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Infernal Caverns
16-Infernal Caverns Battle (26).jpg
Row of soldiers' graves at the battle site, 2016
Location Near Likely, California
Official name: Infernal Caverns Battleground
Reference no. 16

Infernal Caverns is the site of an 1867 battle between U.S. armed forces and Shoshone, Paiute, and Pit River Indians. Infernal Caverns Battleground is California Historical Landmark No. 16.

Location

Infernal Caverns, also known as Hell Caves, is located 6.5 miles west of Likely, California, and 1 mile south of the Ferry Ranch in Modoc County, California. The Infernal Caverns Battleground was the site of one of the last Indian battles fought in California, on September 26–27, 1867.

History

United States Army General George Crook was sent west to quell Indian uprisings that had begun in 1848 when the Northern Paiutes and other tribes in what is now Northern California, Northern Nevada, and Southern Oregon, engaged in both offensive and defense battles protecting their homelands. The last incident that had brought U.S. Army action was when Indigenous soldiers killed 78 miners invading their lands who were en route to Colorado.

With the 39th Mounted Infantry, General Crook tracked the Native Americans south from Goose Lake (which lies on what is now the California-Oregon border), engaging them in a desolate spot named Infernal Caverns. The two-day battle began high in a canyon covered with giant boulders, rocky caverns, and hollow fumaroles caused by lava flows. Eight U.S. soldiers were killed. Six were buried at the site, and a seventh, Sgt. David Rustler, was transported by double mule travois to Camp Warner at Goose Lake, where he died a few days later. Lt. John Madigan, the only officer killed in the fight, was buried just outside the town of Alturas, California.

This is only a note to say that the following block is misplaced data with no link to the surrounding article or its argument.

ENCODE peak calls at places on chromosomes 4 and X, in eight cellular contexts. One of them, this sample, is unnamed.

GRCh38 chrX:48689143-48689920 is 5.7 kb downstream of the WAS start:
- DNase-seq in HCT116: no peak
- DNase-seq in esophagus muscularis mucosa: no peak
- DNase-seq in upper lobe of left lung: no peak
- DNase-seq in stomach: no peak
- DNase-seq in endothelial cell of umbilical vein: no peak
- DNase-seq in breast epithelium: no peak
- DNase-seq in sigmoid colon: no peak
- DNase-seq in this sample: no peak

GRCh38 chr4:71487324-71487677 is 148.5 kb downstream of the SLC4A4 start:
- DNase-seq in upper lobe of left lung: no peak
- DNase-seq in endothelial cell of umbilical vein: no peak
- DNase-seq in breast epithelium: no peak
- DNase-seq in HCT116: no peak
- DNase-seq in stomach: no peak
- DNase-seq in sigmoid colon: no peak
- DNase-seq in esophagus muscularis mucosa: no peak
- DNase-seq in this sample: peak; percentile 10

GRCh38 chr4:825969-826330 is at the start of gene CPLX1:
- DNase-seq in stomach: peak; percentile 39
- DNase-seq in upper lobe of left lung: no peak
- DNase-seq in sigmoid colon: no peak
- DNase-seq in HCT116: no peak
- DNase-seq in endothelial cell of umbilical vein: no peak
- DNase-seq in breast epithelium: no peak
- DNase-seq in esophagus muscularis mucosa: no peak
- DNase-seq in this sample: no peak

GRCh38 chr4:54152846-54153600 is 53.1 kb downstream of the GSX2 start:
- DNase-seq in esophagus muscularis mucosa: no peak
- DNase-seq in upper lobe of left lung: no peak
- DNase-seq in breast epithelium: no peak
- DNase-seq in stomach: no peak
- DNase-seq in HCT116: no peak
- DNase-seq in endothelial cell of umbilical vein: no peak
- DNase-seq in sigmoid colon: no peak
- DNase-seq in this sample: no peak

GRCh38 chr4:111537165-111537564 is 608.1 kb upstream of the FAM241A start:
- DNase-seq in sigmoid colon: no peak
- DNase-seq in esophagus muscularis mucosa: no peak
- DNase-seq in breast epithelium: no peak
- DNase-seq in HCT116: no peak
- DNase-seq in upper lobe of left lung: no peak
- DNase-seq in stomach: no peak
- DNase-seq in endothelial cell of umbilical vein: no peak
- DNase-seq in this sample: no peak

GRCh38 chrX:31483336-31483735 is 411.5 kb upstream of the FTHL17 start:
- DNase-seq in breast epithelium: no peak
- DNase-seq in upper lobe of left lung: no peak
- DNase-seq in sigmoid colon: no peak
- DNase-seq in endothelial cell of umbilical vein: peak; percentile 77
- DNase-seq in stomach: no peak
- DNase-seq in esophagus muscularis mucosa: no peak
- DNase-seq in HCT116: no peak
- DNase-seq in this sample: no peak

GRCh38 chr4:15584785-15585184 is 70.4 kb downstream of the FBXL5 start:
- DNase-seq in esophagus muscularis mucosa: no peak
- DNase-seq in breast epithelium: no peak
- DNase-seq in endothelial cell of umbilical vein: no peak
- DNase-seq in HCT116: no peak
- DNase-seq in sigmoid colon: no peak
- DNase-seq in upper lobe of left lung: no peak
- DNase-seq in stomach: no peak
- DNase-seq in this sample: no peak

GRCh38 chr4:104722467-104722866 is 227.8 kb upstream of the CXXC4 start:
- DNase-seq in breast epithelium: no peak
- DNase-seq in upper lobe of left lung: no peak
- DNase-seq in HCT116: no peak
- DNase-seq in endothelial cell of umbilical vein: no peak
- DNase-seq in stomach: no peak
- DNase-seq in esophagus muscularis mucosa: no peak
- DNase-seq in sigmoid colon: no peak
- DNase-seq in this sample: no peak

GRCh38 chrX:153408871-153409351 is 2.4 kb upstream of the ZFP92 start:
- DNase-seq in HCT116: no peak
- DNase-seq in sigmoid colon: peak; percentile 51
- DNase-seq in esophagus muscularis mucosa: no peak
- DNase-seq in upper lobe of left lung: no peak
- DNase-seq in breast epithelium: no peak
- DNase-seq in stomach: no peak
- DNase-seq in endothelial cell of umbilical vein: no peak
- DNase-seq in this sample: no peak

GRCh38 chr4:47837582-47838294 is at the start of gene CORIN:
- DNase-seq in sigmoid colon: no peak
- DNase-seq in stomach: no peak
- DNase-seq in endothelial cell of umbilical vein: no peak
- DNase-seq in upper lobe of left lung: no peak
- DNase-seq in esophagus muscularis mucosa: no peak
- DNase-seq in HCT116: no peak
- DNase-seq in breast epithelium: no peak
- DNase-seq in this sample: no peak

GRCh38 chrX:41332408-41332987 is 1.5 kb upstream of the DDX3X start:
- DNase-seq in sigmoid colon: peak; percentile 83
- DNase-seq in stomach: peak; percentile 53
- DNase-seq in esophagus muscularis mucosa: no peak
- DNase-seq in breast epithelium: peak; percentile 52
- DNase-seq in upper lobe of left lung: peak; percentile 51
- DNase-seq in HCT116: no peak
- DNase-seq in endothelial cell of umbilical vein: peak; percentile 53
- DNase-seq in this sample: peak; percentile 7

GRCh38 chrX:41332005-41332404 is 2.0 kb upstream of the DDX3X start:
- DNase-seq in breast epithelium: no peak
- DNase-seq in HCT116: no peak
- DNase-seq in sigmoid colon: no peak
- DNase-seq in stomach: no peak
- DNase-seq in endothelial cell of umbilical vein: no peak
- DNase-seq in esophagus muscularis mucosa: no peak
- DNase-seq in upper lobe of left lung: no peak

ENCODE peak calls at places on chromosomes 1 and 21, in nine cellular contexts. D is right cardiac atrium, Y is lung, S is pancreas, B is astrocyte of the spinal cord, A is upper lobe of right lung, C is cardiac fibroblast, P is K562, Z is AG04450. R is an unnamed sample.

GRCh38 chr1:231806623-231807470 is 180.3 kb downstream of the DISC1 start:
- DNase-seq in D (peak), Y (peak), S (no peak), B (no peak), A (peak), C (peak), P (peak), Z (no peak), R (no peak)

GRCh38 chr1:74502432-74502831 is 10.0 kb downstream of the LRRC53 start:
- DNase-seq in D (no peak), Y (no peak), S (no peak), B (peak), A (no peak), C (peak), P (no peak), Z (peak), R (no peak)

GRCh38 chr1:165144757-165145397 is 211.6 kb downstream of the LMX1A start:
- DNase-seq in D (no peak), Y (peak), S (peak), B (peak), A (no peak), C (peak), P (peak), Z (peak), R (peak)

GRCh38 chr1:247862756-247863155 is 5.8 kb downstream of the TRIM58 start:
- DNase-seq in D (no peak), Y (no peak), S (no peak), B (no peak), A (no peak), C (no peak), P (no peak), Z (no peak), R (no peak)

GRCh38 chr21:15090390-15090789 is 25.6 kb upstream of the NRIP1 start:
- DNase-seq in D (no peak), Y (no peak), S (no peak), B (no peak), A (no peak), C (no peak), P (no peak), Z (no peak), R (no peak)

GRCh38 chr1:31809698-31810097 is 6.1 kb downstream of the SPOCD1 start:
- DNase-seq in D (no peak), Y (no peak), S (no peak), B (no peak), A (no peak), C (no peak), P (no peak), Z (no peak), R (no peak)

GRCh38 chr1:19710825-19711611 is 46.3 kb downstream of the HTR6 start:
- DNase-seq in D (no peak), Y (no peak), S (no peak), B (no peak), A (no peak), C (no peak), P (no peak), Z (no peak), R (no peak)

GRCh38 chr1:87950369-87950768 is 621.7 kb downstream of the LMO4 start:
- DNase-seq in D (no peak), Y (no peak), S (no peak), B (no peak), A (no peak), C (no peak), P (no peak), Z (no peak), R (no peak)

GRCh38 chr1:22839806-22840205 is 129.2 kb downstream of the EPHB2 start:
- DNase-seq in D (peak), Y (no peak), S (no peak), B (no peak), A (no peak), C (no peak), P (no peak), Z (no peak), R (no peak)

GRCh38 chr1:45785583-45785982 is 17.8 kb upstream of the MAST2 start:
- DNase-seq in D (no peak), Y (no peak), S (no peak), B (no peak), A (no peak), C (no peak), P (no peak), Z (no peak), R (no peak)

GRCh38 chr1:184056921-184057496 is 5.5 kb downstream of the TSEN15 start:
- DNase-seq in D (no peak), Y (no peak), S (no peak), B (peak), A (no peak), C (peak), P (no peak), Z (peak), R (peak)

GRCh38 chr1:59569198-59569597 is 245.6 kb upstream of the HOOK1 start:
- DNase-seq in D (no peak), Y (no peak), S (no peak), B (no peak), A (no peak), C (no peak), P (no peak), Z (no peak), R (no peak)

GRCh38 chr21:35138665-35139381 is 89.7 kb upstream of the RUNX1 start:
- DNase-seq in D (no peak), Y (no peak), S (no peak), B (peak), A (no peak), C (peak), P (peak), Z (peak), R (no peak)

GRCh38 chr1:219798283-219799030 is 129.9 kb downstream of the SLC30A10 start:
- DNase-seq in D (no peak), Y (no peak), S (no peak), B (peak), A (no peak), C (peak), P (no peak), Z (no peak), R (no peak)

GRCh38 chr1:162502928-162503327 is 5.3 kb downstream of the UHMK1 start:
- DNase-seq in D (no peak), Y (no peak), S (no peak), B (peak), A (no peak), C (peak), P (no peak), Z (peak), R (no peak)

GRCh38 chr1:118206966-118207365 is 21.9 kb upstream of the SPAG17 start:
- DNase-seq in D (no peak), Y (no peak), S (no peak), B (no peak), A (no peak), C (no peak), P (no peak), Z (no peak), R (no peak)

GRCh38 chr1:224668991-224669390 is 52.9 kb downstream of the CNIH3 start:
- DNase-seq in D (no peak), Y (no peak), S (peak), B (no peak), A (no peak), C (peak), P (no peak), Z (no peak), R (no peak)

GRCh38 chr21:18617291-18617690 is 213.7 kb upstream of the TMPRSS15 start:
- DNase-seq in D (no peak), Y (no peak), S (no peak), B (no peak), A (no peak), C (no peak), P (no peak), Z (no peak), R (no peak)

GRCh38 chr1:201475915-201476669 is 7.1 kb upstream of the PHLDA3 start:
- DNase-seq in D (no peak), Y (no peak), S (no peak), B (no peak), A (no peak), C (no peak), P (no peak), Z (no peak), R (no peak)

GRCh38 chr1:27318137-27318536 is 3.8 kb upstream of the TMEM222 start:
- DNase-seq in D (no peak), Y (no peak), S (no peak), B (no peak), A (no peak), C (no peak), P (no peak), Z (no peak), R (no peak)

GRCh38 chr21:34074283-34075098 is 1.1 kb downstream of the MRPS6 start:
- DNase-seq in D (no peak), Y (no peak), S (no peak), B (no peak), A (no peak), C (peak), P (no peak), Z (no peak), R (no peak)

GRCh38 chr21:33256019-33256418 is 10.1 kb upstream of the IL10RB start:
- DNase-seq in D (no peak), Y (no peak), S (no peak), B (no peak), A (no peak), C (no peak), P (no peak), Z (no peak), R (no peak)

Memorial

Six white marble tombstones were erected by the U.S. government to mark the burial location for the soldiers. One additional tombstone was added in 1995 for Private Willoughby Sawyer, who also died in this battle and whose marker was missing. This historical omission was discovered by California historian Chris J. Wright.

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